We will never understand evil and yet, since last Friday's horrific event in a movie theater in Aurora, Colorado, we have been trying. Alleged mass murderer James Holmes amassed a large cache of weapons and ammunition, all of which he acquired legally. How can we use existing laws and safeguards to stop such madness? Should we reinstate the ban on assault weapons that expired eight years ago? Is there a way to catch incipient insanity through a more rigorous and well funded mental health network? And what about the culture of violence; to what extent did that lead to Columbine, Virginia Tech and now Aurora?
There is one potential cause I've heard little about, though, one that might be considered with the others. Holmes was a native of California living in Colorado. Like many of us (and in some places most of us) he wasn't living in a place he knew well or that knew him.
"The news reports you hear about him, it's as if people are talking
about one person in San Diego and one in Colorado. Who he is now is not
who he was in San Diego," said William Parkman, 19, who went to school with Holmes' younger sister, in USA Today
This, of course, doesn't provide an immediate explanation for Holmes' actions, but it does provide an underlying one. The "long wolf" exists on the fringes of society; he is not part of a community. The people he kills aren't known to him; they are characters in a movie, props in his own demented play.
Holmes sought notoriety. He wanted to be known, to set himself apart in a society of malls and mega-theaters and anonymous, empty suburban bustle. He wanted to set himself apart as a scientist, too, but that accomplishment was apparently eluding him.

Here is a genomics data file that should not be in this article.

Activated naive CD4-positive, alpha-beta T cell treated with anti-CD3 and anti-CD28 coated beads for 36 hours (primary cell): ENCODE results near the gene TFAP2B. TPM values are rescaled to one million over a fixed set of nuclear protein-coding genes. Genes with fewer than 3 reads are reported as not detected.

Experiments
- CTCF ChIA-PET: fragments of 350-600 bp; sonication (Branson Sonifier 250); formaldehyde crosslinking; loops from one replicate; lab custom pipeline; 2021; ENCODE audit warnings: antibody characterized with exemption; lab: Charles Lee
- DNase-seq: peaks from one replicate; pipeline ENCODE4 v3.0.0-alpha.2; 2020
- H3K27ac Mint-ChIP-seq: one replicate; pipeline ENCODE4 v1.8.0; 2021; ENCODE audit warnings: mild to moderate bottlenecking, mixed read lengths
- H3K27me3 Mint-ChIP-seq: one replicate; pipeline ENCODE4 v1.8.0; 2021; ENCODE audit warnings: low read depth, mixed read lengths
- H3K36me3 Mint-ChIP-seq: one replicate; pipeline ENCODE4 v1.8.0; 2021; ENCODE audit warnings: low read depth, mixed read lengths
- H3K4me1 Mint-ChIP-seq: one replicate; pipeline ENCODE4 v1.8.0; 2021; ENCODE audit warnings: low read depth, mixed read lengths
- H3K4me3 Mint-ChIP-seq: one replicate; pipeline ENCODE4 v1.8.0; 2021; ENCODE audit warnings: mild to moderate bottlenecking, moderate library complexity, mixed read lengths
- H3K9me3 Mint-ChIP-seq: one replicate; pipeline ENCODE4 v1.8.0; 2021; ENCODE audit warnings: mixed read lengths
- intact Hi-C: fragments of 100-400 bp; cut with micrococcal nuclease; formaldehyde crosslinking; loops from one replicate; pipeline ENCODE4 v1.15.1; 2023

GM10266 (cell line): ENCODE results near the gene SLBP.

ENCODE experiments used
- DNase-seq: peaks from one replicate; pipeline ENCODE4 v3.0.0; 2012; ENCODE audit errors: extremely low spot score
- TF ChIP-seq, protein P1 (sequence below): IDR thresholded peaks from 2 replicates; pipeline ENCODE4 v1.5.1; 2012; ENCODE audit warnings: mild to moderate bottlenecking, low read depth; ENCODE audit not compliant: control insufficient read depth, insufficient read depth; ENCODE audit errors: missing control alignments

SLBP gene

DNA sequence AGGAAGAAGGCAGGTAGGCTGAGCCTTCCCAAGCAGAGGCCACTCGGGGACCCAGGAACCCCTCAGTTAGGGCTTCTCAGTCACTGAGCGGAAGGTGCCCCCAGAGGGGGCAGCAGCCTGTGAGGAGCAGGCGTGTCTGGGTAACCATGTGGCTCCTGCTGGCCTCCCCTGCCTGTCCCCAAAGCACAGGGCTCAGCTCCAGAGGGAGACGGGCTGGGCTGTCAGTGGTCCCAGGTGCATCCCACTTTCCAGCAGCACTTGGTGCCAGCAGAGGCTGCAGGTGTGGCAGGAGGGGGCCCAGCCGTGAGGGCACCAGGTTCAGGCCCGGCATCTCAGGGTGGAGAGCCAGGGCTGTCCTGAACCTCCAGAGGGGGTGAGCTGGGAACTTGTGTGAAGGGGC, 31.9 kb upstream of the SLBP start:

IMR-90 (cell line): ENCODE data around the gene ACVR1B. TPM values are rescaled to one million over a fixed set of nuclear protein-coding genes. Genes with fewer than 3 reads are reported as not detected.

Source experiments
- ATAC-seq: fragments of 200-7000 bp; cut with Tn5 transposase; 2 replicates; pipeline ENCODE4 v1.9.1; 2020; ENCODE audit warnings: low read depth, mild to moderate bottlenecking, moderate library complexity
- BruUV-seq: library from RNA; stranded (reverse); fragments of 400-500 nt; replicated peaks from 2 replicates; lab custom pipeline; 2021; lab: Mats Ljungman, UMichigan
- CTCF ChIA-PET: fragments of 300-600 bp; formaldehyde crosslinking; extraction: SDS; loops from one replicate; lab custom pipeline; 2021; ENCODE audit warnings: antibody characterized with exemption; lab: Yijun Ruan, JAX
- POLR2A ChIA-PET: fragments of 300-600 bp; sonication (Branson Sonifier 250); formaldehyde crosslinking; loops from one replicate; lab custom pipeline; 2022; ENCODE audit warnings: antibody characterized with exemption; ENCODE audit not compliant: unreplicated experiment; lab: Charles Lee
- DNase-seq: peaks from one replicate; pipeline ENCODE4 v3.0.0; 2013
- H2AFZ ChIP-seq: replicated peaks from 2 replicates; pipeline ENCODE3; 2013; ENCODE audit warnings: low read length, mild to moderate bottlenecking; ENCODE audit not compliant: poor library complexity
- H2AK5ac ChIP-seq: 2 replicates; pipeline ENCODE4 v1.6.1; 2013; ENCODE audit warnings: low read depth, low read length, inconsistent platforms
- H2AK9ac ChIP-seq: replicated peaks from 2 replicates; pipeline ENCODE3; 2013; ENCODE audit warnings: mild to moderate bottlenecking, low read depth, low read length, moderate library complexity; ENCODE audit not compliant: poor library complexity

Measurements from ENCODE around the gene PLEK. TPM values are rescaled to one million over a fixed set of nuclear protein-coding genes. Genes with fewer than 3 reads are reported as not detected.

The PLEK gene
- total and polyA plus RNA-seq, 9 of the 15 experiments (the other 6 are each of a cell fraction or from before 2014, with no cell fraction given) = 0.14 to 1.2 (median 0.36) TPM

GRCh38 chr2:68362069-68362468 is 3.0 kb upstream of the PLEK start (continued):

We have only begun to plumb the mysteries of his psyche, of the mental illness that may have driven him to such unspeakable acts. But even patients with schizophrenia
seem to do better when they are part of a family and a community. The World Health Organization's International Pilot Study on Schizophrenia tracked 3,300 patients in a dozen countries and found that patients in poorer countries did better than those in more well-off ones. Families and communities in countries like India and Nigeria are more likely to care for patients, to give them jobs, to include them in day-to-day life. The human touch, it appears, is important, too. And it seems to be more readily available elsewhere than in the U.S. where individual autonomy and accomplishment trumps social and family connections.
But what happens when we fail? When accomplishment isn't enough? When autonomy forces us deeper and deeper into our own misguided thoughts?
Tragedies force us to take stock of ourselves and the world we have created. The random violence abroad in this land (and which, unfortunately, we seem to have exported) makes me think there is more to place than how we feel about where we live. For the more than the last half century, moving up has often meant moving out. We're beginning to see what a culture of anonymity looks like. Yes, we are free. No one knows our business. But what have we become?